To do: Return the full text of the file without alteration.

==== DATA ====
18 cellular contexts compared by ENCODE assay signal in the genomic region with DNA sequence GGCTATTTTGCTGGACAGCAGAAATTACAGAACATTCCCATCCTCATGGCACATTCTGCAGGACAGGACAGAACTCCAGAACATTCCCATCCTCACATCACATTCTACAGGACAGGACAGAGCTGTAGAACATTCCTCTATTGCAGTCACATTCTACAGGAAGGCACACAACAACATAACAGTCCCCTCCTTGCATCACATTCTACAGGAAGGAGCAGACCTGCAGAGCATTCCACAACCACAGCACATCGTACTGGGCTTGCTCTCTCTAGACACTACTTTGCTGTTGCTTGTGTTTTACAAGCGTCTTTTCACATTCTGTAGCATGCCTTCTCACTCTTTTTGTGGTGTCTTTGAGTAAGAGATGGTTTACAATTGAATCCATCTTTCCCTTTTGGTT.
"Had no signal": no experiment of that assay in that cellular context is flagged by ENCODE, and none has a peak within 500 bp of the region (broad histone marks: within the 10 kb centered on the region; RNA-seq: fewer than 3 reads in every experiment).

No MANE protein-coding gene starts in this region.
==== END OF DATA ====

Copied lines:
18 cellular contexts compared by ENCODE assay signal in the genomic region with DNA sequence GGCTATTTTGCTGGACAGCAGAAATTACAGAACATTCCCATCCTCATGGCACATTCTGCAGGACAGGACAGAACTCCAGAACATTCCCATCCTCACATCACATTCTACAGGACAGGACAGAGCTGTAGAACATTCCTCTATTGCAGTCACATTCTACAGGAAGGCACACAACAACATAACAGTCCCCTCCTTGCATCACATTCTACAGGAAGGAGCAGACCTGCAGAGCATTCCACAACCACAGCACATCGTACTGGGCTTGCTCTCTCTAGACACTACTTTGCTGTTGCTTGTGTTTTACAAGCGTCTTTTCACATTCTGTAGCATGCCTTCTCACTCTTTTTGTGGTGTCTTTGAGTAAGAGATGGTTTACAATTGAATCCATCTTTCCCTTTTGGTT.
"Had no signal": no experiment of that assay in that cellular context is flagged by ENCODE, and none has a peak within 500 bp of the region (broad histone marks: within the 10 kb centered on the region; RNA-seq: fewer than 3 reads in every experiment).

No MANE protein-coding gene starts in this region.